Bomb Happy D-Day 75 (2019), Army @ The Fringe in Association with Summerhall, Review Angela Milton Wed, 21 Aug '19 4.20am

A powerful and emotionally charged play, Bomb Happy is a fine example of the strength of verbatim theatre. With simple but clear direction, Helena Fox has produced a fitting tribute to those who were part of the D-Day landings.

Lest You Forget (2019), Greenside @ Royal Terrace, Review Angela Milton Wed, 21 Aug '19 2.49am

Set at the end of WWII, Lest You Forget is a touching play from this young theatre company. Looking at the impact of war on those involved in the fighting, it explores how relationships are affected and the choices made because of this.

The actors work well together as an ensemble, with several lovely moments where there are choreographed sections of movement, during dance routines and storytelling segments. In addition, a couple of the cast members perform songs that showcase their voices well.

35,000 (2019), C South, Review Angela Milton Tue, 20 Aug '19 5.58pm

This young theatre company takes an interesting look at the number of decisions we human beings make each day. Using verbatim text, they create a narrative that looks at both the serious – and far less serious – decisions that can change what will happen next.

Nightshifter, Zoo Southside, Review Kenneth Scott Tue, 20 Aug '19 12.16pm

There is something very wrong out there in the darkness. 

Through waves of subsonic sound hazmat suited figures emerge, their sickly green headtorches sweeping the auditorium in slow, searching arcs accompanied by a mix of insectoid chittering and Geiger counter tick.

Flo snaps into the present, disorientated and breathing hard as the nightmare visions are replaced by the only slightly less terrible reality. Wearing scrubs, she is treating patients in a camp for displaced persons amidst the buzz of flies and scenes of organised chaos.

Numbers, C Aquila, Review Rhona Mackay Mon, 19 Aug '19 4.23pm

Mercury Theatre is an Oxford based, student run Theatre Company. In their most recent venture, they have decided to tackle male mental health with Numbers. All starts well, the first scene focuses on Jack as he lists what he is proud of. He is speaking to empty chairs set up like a support group. This is the one and only time numbers are truly referenced in the play, as Jack counts how many beers he can down and how many bites it takes for him to swallow a Big Mac.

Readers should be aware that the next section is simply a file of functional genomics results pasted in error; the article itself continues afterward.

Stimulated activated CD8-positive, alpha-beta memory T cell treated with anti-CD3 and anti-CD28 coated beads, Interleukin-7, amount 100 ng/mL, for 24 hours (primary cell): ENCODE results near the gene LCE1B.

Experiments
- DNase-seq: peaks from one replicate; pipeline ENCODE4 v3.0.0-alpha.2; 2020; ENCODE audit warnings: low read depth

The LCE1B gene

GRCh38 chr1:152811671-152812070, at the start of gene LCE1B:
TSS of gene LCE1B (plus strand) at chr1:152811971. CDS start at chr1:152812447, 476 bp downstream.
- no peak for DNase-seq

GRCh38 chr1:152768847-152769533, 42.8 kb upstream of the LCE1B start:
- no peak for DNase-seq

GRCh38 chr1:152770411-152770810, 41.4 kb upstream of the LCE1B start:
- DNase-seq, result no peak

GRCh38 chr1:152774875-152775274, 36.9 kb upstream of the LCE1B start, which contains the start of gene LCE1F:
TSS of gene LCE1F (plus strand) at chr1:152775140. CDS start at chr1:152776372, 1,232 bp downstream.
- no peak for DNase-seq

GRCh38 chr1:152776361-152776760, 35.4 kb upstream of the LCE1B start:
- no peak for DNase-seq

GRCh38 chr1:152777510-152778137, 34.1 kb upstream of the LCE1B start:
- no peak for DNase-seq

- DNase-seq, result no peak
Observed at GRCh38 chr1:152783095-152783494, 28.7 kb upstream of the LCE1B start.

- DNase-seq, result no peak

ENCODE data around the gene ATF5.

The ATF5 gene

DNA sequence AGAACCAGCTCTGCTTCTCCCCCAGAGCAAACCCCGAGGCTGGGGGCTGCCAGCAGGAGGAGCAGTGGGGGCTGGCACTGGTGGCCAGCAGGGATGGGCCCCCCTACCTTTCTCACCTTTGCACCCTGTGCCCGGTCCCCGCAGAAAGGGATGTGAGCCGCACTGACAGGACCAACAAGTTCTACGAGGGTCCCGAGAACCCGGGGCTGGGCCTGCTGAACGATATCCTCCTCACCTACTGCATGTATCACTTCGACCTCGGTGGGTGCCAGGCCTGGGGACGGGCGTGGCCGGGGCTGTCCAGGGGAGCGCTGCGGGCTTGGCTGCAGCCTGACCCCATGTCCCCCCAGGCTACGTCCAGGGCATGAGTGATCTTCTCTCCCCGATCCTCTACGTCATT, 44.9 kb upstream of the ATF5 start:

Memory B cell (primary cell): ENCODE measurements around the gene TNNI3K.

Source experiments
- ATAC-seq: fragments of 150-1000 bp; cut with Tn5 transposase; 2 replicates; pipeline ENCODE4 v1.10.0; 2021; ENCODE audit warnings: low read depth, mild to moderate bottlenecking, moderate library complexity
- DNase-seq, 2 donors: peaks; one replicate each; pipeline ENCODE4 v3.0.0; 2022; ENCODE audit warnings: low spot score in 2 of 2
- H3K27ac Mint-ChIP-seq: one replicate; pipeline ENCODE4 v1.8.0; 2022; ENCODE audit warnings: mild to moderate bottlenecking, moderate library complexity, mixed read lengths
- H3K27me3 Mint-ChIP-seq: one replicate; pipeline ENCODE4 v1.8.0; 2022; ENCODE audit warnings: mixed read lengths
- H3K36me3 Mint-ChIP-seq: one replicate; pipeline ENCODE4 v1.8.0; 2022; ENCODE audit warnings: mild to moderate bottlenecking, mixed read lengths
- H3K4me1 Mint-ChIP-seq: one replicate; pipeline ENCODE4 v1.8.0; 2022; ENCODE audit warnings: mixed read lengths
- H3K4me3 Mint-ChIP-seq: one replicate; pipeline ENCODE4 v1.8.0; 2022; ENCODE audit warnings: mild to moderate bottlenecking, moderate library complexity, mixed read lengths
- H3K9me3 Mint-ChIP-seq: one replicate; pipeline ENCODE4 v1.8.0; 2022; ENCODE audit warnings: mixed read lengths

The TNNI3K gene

Myra, Imagination Workshop, Review Rhona Mackay Mon, 19 Aug '19 3.03pm

Myra is just as brutal and gut-punching as you would expect. Lauren Varnfield brings the fundamentally loathed Myra Hindley to the stage. Hindley aided the notorious Ian Brady to torture, rape and kill five children in a murder spree known as the ‘Moor Murders’. This piece is written, directed and performed by Varnfield, in an attempt to look inside the controversial mind. Is she a monster or a victim?

The Canary and the Crow (2019), Summerhall, Review Angela Milton Mon, 19 Aug '19 5.05am

Mixing together hip-hop, grime, and writing that lyrically flows, this show is a great example of gig theatre, with its blend of storytelling, performance and live music. Set in the round, this piece works really well in drawing the audience into the semi-autobiographical story that Daniel Ward nurtures to life.

Unicorns, Almost (2019), Army @ the Fringe in Association with Summerhall, Review Angela Milton Mon, 19 Aug '19 2.38am

An atmospheric glimpse into the war years of poet Keith Douglas, this is a beautifully written and skilfully performed show. With a set and seating that firmly places the audience into the life of Douglas’s war, the scene is established quickly.

Wireless Operator, Pleasance Courtyard, Review Kenneth Scott Sun, 18 Aug '19 4.27pm

Here we go again.  I could do without this, especially as I haven’t slept a wink.  Everything’s changed, everything’s different.

John prepares for a final wartime mission as wireless operator with the crew of Lancaster bomber G for George. They go through their customs to invoke Lady Luck while performing an intercom check and roll call.

Daughterhood, Roundabout @ Summerhall, Review

 “Roundabout” at Summerhall is a magical circus tent with the audience sitting in a circle of tiered benches for the perfect theatre-in the-round stage.

Here we have the ideal empty space (as Peter Brook advocated), not a scrap of a set and dim shadowy lighting. A young woman with long blond hair, rushes in shouting “ Hey, I’m home .. do you have a tenner?”  This is Rachel, arriving back at the family home in a taxi from the station to visit her elder sister Pauline and their sick, elderly father.